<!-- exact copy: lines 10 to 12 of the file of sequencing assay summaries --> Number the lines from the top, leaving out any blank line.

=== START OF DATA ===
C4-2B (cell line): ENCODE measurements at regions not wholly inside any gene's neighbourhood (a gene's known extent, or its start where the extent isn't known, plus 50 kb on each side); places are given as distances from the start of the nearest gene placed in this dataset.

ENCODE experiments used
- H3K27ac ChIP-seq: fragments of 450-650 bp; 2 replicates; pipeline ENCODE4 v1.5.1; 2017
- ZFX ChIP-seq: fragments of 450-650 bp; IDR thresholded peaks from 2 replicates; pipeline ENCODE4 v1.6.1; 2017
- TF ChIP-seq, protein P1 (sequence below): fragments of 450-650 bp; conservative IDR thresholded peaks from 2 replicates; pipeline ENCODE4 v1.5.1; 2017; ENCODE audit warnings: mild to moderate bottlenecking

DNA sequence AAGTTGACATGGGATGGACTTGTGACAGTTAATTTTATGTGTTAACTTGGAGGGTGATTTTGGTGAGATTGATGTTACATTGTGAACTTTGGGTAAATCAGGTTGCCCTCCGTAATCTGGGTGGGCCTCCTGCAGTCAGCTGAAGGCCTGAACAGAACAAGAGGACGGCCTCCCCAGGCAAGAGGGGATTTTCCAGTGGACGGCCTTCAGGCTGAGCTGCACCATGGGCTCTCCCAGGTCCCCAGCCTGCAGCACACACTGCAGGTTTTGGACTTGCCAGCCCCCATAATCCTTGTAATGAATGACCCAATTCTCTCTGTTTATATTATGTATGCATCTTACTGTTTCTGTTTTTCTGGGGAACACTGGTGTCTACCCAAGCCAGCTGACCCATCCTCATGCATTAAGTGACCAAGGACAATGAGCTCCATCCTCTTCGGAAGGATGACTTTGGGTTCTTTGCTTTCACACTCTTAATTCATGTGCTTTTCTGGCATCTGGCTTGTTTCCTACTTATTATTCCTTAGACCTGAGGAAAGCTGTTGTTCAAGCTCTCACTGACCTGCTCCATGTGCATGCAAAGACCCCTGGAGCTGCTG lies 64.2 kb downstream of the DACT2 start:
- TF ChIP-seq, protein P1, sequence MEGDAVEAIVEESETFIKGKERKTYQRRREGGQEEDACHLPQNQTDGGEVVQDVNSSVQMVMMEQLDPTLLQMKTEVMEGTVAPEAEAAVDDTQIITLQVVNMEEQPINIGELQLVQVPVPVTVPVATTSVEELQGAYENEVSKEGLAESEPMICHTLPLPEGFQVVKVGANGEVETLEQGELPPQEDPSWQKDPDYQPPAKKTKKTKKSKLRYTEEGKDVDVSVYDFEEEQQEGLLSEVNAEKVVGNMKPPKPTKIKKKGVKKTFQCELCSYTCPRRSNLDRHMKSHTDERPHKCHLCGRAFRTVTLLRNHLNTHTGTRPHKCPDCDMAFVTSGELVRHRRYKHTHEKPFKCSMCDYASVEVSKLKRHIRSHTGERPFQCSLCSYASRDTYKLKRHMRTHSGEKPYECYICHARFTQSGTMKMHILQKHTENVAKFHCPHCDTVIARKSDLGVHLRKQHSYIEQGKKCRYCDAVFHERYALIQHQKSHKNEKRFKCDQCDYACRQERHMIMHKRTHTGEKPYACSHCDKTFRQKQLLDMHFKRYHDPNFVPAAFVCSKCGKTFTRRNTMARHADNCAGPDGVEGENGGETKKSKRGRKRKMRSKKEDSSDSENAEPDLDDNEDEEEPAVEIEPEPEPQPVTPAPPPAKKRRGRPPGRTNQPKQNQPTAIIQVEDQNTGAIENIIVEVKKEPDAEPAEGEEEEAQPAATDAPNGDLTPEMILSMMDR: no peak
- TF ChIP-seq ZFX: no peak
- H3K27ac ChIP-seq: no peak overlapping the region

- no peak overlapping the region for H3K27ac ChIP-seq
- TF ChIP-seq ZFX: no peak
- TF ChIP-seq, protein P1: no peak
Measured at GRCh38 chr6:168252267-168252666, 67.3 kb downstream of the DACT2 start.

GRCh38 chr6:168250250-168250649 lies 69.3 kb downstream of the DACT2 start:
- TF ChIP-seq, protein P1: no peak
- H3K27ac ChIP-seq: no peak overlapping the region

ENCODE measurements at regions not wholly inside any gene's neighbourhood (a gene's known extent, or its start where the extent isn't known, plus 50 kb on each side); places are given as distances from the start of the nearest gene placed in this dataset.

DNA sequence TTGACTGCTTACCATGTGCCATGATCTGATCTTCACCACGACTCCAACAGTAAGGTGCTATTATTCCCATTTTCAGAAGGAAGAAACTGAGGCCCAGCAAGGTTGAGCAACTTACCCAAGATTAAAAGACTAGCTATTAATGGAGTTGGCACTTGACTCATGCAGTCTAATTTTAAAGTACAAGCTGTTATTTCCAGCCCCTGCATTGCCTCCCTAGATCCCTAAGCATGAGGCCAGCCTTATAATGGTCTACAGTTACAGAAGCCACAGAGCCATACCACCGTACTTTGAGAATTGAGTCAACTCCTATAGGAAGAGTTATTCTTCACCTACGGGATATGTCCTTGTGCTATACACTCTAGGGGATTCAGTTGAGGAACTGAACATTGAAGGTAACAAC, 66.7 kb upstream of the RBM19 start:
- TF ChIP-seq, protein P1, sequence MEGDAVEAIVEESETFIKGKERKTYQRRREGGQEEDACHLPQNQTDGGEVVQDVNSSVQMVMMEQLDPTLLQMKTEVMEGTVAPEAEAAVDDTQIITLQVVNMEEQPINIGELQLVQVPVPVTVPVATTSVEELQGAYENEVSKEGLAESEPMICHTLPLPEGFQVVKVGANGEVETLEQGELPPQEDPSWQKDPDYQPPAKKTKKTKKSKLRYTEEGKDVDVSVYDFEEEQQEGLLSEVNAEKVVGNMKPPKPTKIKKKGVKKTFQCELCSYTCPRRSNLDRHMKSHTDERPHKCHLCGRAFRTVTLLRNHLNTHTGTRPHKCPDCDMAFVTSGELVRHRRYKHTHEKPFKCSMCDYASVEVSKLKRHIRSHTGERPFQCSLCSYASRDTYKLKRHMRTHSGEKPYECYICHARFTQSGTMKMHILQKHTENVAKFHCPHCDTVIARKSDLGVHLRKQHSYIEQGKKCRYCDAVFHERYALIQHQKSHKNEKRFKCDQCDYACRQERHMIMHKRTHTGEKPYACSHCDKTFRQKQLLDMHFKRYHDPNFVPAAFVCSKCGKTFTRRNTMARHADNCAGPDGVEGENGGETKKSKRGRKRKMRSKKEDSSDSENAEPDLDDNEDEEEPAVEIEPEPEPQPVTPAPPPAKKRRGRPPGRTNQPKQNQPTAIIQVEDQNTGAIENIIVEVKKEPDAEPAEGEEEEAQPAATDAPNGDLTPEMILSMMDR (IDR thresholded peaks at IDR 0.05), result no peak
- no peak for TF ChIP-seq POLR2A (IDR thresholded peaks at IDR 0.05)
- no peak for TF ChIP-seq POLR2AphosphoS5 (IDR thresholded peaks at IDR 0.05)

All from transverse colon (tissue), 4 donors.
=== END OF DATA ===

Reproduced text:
- no peak overlapping the region for H3K27ac ChIP-seq
- TF ChIP-seq ZFX: no peak
- TF ChIP-seq, protein P1: no peak